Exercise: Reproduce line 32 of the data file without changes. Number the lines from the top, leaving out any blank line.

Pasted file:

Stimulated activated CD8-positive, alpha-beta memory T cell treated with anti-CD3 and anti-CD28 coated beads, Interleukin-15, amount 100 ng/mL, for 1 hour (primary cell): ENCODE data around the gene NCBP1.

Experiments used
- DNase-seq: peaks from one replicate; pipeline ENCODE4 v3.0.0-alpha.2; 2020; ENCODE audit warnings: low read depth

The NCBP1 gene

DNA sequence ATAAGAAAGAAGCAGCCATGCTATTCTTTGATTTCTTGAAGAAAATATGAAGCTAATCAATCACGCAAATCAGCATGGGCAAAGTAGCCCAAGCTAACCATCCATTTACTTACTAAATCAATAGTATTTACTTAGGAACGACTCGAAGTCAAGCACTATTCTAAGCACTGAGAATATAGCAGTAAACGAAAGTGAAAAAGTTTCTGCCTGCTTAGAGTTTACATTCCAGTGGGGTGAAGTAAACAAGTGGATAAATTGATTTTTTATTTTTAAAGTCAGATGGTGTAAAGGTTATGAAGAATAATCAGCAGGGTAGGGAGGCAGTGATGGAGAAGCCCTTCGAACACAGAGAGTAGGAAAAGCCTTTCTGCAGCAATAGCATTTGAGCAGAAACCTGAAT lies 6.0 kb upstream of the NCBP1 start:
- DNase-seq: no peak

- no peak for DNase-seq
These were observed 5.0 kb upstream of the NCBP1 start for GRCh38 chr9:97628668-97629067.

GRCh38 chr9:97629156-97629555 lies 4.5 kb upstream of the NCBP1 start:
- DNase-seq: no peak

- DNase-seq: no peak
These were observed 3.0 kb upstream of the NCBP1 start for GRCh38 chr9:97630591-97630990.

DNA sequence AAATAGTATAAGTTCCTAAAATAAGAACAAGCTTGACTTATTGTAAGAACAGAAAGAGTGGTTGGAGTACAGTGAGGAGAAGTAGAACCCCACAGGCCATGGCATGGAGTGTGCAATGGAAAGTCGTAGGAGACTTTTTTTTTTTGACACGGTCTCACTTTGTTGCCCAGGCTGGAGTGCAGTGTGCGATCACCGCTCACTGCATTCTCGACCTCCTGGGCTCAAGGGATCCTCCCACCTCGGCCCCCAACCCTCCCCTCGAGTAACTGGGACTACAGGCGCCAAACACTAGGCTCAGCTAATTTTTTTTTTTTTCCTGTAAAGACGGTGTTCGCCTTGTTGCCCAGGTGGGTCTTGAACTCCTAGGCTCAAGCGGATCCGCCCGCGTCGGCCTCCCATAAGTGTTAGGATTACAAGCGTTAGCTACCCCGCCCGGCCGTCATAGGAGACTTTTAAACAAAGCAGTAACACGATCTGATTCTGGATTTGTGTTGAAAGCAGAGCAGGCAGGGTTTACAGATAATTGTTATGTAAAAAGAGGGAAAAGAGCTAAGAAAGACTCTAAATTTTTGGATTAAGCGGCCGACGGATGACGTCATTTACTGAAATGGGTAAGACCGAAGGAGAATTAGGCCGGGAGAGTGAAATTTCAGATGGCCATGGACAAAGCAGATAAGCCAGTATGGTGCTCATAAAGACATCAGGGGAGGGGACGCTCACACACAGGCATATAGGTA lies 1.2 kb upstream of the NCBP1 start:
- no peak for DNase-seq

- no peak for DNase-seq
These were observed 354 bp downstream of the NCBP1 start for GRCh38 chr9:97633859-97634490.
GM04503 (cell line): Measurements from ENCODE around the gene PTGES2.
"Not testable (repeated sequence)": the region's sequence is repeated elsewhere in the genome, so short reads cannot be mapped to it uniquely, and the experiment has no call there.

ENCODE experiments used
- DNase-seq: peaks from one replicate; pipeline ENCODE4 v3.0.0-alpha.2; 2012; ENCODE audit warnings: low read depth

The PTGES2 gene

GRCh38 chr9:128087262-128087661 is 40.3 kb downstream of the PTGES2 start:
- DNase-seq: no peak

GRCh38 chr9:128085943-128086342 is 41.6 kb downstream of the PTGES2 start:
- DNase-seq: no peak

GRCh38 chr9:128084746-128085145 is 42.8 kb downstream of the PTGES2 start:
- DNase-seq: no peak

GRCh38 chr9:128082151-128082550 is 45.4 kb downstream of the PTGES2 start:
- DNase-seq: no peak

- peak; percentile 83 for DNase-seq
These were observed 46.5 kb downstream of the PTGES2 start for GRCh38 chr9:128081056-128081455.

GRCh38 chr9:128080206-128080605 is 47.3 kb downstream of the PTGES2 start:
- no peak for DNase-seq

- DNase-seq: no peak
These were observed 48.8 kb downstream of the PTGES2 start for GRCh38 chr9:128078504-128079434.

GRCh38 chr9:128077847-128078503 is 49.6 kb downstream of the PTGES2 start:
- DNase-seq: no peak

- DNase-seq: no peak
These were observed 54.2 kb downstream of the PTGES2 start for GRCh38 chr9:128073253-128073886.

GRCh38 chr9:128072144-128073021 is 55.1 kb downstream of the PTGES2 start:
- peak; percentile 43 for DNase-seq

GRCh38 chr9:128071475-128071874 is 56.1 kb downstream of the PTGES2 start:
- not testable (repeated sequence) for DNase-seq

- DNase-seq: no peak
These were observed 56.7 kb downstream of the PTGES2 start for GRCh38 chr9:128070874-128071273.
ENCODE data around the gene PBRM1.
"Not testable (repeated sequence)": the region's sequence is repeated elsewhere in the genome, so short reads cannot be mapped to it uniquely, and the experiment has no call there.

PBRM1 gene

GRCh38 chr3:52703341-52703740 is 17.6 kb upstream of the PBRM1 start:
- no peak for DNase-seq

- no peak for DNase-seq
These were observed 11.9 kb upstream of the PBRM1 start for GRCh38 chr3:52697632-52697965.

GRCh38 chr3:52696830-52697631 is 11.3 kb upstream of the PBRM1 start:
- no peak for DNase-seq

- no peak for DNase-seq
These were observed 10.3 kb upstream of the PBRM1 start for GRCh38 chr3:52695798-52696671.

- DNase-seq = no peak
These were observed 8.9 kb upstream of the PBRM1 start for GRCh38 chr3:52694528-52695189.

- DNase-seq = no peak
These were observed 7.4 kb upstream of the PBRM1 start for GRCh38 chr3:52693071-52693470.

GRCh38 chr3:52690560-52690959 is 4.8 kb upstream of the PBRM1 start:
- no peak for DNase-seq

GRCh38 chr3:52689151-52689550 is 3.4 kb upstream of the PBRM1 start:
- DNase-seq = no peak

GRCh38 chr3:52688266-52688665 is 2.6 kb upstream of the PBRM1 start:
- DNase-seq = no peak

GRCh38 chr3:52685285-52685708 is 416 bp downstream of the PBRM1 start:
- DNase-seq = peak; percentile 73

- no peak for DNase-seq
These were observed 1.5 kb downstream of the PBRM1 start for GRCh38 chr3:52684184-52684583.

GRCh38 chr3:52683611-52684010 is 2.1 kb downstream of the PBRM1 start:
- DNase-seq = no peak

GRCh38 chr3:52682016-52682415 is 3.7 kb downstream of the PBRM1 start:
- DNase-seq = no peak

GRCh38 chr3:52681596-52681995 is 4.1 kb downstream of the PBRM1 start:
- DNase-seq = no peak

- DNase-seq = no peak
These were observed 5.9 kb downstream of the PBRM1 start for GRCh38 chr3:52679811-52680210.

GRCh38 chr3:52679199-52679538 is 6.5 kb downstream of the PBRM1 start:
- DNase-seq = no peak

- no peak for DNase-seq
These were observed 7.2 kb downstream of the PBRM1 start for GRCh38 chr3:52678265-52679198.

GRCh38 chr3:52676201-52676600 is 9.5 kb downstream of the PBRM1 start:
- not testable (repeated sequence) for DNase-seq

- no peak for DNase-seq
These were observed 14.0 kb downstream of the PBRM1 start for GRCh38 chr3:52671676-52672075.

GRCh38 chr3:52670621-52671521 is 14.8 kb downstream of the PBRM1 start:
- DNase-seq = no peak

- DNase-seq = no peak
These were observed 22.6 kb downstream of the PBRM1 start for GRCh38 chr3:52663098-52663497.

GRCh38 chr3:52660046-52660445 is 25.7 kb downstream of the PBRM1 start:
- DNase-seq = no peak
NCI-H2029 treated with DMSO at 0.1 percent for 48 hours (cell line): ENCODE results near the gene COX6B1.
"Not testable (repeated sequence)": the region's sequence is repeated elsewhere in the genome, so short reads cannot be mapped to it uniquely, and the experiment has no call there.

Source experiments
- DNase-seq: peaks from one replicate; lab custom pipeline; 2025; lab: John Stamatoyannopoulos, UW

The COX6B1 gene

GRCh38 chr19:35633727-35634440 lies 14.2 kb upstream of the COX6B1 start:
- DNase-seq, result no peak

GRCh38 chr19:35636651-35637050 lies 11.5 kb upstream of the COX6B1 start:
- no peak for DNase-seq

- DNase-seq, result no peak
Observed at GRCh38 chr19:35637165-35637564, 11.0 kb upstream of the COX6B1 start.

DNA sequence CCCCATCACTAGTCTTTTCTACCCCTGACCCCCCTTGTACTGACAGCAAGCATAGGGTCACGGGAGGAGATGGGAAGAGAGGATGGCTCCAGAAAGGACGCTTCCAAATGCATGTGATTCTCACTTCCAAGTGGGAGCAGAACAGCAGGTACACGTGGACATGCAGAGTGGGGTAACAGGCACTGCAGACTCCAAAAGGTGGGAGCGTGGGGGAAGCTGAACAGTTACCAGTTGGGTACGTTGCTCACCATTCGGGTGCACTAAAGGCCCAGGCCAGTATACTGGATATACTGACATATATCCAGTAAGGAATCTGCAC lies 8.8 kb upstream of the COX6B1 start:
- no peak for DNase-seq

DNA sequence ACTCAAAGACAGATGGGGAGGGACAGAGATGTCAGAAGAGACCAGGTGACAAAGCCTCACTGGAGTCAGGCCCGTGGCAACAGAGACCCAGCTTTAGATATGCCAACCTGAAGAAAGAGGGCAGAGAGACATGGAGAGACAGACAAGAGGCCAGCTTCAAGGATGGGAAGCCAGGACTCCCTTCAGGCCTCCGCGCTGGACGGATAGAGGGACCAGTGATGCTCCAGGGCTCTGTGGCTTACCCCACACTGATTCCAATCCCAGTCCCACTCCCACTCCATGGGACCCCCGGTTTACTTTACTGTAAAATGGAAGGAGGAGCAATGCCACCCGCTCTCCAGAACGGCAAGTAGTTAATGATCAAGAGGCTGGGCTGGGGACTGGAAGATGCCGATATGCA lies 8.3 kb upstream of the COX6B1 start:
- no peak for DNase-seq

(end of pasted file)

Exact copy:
GRCh38 chr9:128080206-128080605 is 47.3 kb downstream of the PTGES2 start: